In light of the U.S. Open wrapping up this past weekend we’d like to congratulate Dustin Johnson on his first career major victory and talk about one of his competitors who was also recently in the spotlight.
Some of you may have seen in the news that Phil Mickelson got himself in a bit of a pickle with the SEC over some insider trading allegations.
So what happened exactly? Phil got a call from his investor buddy who urged him to buy shares of Dean Foods. This friend knew a board member who told him about a new spinoff that should bump up the stock price. Phil followed orders and bought 440 shares. In the subsequent weeks Dean’s price went up 40% and Phil wound up making a cool $931,000 on the trade. Sounds a little like insider trading.
It turns out that what Phil did was not actually deemed illegal by the court. Due to some court decisions favorable to wall street, you now have to know that the original tipper benefited from giving out insider information for you to get in trouble as a second hand recipient.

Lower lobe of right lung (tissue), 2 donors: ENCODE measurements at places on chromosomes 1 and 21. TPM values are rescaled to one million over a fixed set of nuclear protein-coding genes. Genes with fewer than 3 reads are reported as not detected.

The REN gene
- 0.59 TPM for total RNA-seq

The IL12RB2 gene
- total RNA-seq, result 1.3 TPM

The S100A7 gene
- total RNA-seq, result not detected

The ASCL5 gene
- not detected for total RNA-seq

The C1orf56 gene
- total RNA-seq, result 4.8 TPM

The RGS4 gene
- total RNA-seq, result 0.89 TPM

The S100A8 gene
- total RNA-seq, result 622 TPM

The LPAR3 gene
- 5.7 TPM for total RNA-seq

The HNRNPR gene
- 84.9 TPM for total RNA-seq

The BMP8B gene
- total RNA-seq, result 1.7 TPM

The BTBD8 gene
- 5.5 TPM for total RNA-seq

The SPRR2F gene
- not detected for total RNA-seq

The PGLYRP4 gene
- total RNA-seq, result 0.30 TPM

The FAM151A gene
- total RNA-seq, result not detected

Wait, back up. So If someone knows a guy who knows a CEO and he just feels like giving some free insider information that’s ok? By the current precedent, kind of, but not really. Phil didn’t get to keep his earnings on the trade, but he also wasn’t charged with a crime. His investor buddy, however, did get arrested as well as the leaky board member who gave the information to square up some money he owed.
I’m personally glad Phil isn’t doing time because I really like watching him golf, but more and more some of these court decisions based on legal precedent don’t add up. This interpretation of the previous court decision basically makes a don’t ask, don’t tell scenario where connected individuals down the line can act on information as long as no one proves they knew where it came from. I guess it does protect people from those bad friends feeding them insider trading information without knowing though…
I am surprised the USGA didn’t try to get involved and hit Phil with a few penalty stokes for good measure since it’s now their favorite thing to do.
All the best,
Wesley R. Nicholson, Mike Allen and Aaron Everdyke
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